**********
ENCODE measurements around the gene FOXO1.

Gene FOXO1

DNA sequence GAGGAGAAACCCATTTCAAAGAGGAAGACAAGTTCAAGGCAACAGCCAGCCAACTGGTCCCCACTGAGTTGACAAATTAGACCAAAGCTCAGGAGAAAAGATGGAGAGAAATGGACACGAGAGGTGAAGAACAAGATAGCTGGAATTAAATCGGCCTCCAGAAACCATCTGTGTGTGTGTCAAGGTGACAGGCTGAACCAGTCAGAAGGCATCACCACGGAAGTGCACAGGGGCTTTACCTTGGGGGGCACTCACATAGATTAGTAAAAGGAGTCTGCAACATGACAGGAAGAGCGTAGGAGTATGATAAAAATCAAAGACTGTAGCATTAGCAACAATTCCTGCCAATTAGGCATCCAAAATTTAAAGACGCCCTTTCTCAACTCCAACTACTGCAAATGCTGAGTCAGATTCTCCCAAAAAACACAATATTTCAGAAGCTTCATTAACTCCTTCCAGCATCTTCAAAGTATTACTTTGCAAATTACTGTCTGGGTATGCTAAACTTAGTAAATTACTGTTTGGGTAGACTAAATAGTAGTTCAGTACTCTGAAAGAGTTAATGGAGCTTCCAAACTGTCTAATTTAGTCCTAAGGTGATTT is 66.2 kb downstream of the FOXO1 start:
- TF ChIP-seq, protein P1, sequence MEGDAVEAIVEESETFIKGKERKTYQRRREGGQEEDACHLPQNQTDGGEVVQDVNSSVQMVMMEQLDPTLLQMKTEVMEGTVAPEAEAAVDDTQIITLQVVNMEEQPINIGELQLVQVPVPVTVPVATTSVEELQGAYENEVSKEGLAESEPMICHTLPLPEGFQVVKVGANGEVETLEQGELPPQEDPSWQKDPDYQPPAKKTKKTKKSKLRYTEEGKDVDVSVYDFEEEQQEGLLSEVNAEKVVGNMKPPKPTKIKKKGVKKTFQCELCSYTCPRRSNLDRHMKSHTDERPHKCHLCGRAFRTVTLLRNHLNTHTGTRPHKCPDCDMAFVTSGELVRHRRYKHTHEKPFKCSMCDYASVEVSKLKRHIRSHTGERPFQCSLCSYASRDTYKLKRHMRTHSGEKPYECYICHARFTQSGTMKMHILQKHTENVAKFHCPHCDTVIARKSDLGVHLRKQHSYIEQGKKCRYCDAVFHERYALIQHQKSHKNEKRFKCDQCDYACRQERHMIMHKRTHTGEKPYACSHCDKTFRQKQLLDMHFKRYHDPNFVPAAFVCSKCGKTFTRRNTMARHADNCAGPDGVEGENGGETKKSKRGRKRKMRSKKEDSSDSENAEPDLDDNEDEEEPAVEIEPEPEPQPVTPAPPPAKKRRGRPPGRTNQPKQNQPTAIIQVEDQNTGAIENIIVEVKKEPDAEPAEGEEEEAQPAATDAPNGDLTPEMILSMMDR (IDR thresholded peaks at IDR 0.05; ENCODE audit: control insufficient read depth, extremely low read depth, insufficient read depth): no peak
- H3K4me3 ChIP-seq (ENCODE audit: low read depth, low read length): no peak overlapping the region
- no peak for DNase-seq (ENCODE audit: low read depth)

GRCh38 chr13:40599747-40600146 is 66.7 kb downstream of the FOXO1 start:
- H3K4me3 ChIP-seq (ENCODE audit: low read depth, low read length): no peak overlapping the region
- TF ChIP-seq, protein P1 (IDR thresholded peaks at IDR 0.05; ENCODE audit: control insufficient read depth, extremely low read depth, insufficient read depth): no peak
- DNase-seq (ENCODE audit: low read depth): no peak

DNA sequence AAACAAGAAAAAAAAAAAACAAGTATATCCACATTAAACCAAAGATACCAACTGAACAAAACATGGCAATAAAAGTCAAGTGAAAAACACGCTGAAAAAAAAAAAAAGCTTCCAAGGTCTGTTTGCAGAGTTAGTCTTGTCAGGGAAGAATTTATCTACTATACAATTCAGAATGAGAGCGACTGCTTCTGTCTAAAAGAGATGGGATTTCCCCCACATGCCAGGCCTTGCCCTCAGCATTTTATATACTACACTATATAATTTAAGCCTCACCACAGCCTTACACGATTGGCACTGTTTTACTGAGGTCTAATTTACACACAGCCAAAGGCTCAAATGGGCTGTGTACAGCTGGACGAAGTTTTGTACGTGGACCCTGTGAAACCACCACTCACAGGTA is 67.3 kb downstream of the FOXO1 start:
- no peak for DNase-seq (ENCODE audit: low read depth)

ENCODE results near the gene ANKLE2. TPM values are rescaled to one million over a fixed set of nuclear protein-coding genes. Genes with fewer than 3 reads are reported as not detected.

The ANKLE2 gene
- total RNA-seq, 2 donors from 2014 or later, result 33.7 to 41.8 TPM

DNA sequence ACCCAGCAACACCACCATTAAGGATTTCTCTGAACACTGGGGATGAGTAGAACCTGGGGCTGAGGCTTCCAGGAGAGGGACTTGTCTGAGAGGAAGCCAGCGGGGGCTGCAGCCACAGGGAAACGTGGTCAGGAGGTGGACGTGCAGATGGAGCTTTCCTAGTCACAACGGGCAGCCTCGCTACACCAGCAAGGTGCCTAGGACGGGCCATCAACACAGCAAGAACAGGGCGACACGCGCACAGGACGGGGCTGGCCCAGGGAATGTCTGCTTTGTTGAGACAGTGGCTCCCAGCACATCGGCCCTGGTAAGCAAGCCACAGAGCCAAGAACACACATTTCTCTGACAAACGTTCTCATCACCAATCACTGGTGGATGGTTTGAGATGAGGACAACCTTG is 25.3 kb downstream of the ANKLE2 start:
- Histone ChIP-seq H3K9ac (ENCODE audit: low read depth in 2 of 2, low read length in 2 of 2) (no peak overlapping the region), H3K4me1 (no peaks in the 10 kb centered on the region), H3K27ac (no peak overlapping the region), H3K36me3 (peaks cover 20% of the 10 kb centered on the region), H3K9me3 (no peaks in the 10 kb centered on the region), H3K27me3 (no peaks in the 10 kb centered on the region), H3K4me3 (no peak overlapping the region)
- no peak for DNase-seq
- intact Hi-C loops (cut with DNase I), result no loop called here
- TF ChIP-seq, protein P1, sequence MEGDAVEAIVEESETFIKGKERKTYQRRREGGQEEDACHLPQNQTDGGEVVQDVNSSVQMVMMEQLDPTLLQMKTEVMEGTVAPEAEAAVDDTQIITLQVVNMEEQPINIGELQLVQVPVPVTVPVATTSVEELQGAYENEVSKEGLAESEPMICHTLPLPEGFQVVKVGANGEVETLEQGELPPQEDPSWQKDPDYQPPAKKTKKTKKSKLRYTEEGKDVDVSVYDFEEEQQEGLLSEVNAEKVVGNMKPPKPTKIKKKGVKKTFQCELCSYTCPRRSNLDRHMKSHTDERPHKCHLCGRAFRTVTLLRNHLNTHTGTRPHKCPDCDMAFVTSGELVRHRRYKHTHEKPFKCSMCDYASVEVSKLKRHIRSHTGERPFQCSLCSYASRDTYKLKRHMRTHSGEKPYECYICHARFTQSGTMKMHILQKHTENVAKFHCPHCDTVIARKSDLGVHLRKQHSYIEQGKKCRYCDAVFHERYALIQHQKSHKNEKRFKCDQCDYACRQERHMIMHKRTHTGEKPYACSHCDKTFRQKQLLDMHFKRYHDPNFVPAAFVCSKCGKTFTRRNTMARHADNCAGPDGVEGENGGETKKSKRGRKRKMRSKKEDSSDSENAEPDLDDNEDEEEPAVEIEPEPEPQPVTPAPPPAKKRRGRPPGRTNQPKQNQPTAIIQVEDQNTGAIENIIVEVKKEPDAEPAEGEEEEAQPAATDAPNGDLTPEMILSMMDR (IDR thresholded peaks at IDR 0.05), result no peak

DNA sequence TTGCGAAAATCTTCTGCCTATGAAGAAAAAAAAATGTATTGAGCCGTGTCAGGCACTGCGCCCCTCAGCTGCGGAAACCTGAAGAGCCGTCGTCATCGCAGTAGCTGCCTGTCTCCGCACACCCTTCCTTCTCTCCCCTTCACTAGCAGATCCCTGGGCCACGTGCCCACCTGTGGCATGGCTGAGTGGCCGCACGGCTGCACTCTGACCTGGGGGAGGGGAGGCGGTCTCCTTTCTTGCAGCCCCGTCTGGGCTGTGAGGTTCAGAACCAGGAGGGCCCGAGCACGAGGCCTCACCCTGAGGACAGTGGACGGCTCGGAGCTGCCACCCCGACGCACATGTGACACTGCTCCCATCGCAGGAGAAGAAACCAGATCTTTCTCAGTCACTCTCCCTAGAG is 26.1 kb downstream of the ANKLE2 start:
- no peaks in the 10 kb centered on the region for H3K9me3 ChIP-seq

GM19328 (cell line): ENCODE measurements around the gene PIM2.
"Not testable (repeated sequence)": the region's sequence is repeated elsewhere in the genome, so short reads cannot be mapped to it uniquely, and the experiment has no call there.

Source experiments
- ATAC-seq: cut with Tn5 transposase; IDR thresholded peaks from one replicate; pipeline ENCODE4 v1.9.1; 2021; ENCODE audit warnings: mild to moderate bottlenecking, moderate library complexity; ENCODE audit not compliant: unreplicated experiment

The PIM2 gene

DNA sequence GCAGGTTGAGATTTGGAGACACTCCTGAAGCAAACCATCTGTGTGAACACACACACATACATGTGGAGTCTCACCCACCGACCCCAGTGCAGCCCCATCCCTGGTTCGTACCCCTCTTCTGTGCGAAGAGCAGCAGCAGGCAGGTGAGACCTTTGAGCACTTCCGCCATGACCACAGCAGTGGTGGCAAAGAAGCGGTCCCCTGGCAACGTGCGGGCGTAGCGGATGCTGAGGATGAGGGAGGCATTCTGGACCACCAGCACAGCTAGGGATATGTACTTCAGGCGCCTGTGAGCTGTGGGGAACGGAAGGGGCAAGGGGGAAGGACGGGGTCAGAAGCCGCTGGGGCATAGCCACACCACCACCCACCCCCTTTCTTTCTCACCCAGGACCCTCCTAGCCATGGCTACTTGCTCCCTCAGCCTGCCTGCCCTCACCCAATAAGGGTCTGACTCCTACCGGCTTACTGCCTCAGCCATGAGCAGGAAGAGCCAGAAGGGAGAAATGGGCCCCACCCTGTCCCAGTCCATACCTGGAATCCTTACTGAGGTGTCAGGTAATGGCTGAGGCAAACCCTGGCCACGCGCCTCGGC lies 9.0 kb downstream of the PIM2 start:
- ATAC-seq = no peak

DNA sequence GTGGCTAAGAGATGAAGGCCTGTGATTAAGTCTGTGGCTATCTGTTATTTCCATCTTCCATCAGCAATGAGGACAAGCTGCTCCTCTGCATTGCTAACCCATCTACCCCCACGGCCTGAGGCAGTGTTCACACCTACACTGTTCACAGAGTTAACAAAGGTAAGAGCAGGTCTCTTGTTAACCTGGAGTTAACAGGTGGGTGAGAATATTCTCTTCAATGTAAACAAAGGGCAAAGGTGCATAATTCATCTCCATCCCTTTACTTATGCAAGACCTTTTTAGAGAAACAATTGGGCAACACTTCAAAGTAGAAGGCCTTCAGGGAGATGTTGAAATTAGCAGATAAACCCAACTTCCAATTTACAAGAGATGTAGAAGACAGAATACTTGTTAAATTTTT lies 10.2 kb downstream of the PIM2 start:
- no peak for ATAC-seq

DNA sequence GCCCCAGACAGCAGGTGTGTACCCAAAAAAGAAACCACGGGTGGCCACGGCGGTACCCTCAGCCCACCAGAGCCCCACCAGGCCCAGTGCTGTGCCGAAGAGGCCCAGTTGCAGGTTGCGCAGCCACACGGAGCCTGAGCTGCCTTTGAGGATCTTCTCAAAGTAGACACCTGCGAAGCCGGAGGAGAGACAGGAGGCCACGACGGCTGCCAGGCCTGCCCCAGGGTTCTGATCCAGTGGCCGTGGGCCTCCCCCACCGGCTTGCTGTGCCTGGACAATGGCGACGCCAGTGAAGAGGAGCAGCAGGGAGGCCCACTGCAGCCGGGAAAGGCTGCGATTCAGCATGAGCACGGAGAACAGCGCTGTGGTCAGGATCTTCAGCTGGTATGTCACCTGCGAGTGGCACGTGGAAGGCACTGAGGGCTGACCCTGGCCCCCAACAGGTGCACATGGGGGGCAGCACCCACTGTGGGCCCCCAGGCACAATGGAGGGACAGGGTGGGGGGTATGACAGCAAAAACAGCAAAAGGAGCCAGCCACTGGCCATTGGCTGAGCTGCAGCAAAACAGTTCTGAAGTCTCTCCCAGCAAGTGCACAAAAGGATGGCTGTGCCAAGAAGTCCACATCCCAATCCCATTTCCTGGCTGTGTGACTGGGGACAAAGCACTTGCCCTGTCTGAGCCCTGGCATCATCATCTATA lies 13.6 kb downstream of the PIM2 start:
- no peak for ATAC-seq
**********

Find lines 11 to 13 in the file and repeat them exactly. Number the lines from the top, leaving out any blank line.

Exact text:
DNA sequence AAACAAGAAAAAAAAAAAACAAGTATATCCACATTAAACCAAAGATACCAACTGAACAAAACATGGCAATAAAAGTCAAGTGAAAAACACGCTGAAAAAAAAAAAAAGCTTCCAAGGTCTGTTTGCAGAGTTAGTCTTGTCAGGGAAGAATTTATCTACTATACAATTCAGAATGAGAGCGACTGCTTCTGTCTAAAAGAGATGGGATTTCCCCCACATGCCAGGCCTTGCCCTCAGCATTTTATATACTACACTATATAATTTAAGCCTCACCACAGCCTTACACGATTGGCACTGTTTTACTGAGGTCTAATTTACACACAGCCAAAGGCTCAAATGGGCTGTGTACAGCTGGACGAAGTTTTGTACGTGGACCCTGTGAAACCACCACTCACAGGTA is 67.3 kb downstream of the FOXO1 start:
- no peak for DNase-seq (ENCODE audit: low read depth)

ENCODE results near the gene ANKLE2. TPM values are rescaled to one million over a fixed set of nuclear protein-coding genes. Genes with fewer than 3 reads are reported as not detected.